Weekly report: June 12th, 2017

Cambodia Cambodia had its nation-wide commune elections on Sunday which resulted in significant gains for the opposition CNRP party, despite a general victory for the ruling CPP. CNRP received 46 percent of the vote, an increase from 30 percent in the last local elections in 2012; CPP received 51 percent, down from 62 percent in 2012. The election had its fair share of problems, though they pale in comparison to the 2013 national elections which featured a riot in Phnom Penh, voters being chased from polling stations, widespread voter list problems, registration rates exceeding 125 percent in some provinces, and a yearlong opposition boycott of parliament over the results. This year, a handful of CNRP voters were temporarily detained, 12 election observers were illegally booted from their polling stations, and soldiers were seemingly stationed in communes with tight races in order to swat the vote in the ruling party’s favor. Still, the election proceedings earned praise from the UN for being successful. http://www.aljazeera.com/news/2017/06/cambodia-opposition-claim-gains-local-elections-170604200114256.html http://www.phnompenhpost.com/national/smooth-elections-sound-strategy-least-now Democratic Republic of the Congo On Friday the United Nations High Commissioner for Human Rights Zeid Ra’ad Al Hussein called for an international investigation into widespread human rights violations and abuses committed in the Democratic Republic of the Congo’s Kasai region. At least 42 mass graves have been found in the area, which since last August has been facing increased violence between militia and government forces, and the UN fears that the actual number of graves may be higher. Violence in the DRC has risen nationally since President Joseph Kabila decided to stay in power beyond the end of his mandate, which ended in December...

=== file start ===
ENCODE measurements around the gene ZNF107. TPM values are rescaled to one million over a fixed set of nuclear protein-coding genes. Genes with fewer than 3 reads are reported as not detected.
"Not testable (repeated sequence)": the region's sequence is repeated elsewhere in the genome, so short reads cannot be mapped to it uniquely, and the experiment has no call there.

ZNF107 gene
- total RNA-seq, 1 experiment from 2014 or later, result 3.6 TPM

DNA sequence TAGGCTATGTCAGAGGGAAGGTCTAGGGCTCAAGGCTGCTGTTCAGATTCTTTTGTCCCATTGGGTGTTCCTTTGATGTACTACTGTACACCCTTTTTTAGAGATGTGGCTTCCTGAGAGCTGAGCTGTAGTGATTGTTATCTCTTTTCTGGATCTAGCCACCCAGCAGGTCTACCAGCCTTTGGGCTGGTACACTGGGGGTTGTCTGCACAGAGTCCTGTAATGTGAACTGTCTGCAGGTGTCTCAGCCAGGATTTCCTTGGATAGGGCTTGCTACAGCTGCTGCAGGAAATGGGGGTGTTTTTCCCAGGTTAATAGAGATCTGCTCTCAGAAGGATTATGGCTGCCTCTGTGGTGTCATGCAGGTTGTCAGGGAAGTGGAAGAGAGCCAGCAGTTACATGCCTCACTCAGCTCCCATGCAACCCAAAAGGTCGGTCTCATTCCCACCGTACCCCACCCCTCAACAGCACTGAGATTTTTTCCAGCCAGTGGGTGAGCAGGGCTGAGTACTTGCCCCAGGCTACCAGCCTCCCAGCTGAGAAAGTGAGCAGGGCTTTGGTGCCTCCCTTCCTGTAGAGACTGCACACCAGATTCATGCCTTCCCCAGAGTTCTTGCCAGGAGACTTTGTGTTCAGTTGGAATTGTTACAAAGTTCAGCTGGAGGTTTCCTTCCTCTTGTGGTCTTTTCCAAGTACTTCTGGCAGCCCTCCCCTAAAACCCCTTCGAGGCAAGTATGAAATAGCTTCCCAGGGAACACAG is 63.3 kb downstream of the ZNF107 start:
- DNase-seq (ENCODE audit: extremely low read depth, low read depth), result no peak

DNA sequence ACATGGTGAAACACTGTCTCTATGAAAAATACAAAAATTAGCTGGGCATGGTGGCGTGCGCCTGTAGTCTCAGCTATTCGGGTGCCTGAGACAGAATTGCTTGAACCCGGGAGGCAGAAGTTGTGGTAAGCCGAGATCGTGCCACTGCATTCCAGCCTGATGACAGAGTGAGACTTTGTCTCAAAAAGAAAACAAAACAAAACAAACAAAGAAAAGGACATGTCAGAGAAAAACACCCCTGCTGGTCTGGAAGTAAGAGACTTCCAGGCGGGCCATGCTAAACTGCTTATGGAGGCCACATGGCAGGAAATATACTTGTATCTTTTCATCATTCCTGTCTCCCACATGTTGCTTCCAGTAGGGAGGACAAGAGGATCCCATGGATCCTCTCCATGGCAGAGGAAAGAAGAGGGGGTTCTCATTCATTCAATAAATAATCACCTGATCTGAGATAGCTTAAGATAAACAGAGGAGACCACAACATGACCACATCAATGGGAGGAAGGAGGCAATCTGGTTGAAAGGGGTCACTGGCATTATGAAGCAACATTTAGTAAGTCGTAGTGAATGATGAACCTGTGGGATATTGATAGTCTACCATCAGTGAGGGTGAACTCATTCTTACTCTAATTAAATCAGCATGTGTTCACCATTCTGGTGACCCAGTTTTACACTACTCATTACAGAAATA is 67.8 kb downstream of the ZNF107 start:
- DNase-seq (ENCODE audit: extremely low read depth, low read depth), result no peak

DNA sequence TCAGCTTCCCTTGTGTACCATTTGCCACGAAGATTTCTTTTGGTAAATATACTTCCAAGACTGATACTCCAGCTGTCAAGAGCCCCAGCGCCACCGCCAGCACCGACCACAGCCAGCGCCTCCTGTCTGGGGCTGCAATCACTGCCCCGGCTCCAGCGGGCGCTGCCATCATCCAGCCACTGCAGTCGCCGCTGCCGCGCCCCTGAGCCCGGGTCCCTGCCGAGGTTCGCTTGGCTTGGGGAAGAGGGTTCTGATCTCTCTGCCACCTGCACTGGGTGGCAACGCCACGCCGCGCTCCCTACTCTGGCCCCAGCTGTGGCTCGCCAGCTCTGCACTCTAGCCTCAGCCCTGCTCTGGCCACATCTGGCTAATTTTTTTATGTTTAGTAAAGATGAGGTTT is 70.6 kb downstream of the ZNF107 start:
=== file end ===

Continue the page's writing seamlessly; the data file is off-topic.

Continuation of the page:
Digital Tonto: Why Some Movements Succeed And Others Fail
By Greg Satell

Read the whole article here. By Greg Satell for Digital Tonto. On September 17, 2011, Occupy Wall Street took over Zuccotti Park, in the heart of the financial district in Lower Manhattan. Declaring, “We are the 99%,” they captured the attention of the nation. Within a few months, however, the park was cleared and the protesters went home, achieving little, if anything. In 1998, a similar movement, Otpor, began in Serbia. Yet where Occupy failed, Otpor succeeded marvelously. In just two years they overthrew the reviled Miloševic government. Soon after came the Color Revolutions in Eastern Europe and the Arab Spring in the Middle East. While Occupy certainly did not lack passion or appeal—indeed its core message about inequality continues to resonate—it was unable to translate that fervor into effective action. Otpor, on the other hand, created a movement of enormous impact. The contrast is sharp and it is no accident. Successful movements do things that failed ones don’t. Clarity of Purpose For Otpor, there was never any question about what they were setting out to achieve—the nonviolent overthrow of Slobodan Miloševi?—and everything they did was focused on that mission.The group also focused on specific pillars upon which the regime’s power rested —such as the media, bureaucracy, police, and military— to target their efforts. This clarity of purpose led directly to action. For example, rather than focusing on staging large scale demonstrations, in the early stages, Otpor focused on street theatre and pranks to embarrass the regime. When they were arrested, they made a point to be respectful of the police, but also made sure their lawyers and the press...